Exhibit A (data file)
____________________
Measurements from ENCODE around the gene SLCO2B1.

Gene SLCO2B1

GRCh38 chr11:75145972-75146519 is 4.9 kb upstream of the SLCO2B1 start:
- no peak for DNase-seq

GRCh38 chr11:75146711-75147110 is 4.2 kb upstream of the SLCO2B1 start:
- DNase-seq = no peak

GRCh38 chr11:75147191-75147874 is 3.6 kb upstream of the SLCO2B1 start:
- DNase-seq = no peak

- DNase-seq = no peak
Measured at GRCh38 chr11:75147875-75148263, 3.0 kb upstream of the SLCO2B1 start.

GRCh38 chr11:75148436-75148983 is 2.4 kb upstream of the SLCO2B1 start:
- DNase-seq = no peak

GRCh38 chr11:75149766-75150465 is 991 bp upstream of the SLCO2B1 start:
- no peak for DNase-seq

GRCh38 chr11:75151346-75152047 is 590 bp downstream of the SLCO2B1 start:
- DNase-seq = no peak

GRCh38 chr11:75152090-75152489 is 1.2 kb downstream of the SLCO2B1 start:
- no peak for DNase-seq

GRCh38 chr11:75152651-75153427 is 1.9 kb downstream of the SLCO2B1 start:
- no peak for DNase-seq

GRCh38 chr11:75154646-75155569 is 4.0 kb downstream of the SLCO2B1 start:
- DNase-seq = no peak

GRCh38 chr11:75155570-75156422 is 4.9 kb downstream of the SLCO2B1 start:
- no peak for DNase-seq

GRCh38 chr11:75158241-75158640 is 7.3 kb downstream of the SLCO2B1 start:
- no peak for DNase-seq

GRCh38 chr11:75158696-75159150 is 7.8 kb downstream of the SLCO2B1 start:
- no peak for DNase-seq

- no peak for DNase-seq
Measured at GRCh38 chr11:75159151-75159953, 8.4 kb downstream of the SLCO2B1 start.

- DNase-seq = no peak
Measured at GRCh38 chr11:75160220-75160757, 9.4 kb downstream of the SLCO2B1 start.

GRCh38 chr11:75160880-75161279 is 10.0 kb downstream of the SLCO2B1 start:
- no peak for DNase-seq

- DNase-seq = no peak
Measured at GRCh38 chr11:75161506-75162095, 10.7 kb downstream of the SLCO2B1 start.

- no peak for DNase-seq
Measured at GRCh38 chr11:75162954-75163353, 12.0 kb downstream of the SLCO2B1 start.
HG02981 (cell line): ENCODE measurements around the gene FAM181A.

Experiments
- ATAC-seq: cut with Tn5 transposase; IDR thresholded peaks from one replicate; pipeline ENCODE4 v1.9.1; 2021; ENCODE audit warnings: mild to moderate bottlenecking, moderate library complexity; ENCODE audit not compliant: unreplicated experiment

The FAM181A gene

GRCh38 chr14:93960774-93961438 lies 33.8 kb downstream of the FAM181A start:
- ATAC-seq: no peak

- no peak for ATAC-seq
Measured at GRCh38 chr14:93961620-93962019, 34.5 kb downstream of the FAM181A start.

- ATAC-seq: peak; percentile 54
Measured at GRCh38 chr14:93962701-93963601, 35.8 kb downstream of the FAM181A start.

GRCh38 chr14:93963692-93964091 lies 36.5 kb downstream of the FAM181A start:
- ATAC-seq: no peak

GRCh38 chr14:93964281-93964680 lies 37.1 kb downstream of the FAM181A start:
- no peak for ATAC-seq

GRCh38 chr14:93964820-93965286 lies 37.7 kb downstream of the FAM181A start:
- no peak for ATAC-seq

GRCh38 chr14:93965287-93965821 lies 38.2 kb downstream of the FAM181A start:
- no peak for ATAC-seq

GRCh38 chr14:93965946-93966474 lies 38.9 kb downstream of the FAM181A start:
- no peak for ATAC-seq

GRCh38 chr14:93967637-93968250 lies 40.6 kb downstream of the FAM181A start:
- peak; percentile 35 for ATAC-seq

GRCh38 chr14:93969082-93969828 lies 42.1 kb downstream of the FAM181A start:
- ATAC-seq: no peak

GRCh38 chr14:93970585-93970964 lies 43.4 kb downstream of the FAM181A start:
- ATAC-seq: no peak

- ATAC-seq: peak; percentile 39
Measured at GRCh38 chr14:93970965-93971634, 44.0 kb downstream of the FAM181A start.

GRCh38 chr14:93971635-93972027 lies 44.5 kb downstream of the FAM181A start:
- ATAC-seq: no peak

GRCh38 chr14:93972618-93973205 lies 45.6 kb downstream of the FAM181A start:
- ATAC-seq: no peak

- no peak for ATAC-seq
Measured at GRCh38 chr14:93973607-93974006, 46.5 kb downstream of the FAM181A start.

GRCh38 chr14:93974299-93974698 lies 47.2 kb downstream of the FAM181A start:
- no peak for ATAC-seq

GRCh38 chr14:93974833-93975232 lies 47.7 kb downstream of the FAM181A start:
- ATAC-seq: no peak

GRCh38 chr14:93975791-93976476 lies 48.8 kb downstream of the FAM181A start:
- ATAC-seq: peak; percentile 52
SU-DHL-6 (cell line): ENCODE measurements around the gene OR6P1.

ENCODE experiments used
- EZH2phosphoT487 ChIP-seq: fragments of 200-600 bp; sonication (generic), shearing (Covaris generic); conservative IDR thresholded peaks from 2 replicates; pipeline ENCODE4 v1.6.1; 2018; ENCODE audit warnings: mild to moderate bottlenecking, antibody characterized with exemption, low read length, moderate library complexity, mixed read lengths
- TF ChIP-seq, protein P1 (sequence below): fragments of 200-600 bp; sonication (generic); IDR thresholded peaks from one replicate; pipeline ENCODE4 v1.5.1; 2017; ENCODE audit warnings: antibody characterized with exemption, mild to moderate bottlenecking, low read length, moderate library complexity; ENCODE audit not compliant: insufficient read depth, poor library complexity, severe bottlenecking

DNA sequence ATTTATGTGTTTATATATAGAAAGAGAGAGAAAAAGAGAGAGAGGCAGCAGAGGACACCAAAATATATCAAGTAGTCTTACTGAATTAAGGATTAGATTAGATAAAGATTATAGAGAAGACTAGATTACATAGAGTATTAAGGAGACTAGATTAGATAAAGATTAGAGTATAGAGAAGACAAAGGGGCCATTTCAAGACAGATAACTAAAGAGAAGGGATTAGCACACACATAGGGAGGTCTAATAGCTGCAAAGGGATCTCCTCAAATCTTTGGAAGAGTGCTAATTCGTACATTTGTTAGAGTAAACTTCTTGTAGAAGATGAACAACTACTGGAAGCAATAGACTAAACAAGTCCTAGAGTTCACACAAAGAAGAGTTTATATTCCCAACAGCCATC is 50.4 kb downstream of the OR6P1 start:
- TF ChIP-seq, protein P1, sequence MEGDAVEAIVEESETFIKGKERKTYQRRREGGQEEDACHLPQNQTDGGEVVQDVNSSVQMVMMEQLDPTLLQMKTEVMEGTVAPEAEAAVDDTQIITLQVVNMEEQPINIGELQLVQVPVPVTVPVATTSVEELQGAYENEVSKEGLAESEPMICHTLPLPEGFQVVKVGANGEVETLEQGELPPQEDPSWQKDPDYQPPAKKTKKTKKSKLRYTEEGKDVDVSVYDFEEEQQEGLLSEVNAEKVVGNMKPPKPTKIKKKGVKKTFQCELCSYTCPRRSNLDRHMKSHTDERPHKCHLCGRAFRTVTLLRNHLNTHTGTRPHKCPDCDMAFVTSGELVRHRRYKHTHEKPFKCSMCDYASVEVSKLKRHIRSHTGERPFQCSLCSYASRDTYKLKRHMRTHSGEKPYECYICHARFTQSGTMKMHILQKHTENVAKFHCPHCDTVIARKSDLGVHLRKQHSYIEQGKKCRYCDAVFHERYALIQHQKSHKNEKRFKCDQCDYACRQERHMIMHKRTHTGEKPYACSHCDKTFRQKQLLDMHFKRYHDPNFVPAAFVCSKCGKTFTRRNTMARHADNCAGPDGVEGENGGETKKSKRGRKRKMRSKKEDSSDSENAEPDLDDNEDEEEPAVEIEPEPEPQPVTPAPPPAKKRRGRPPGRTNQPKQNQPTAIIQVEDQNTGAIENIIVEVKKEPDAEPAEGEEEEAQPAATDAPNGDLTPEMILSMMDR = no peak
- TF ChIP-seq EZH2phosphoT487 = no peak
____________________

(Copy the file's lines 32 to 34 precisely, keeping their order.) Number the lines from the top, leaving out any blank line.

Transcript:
Measured at GRCh38 chr11:75160220-75160757, 9.4 kb downstream of the SLCO2B1 start.

GRCh38 chr11:75160880-75161279 is 10.0 kb downstream of the SLCO2B1 start:
- no peak for DNase-seq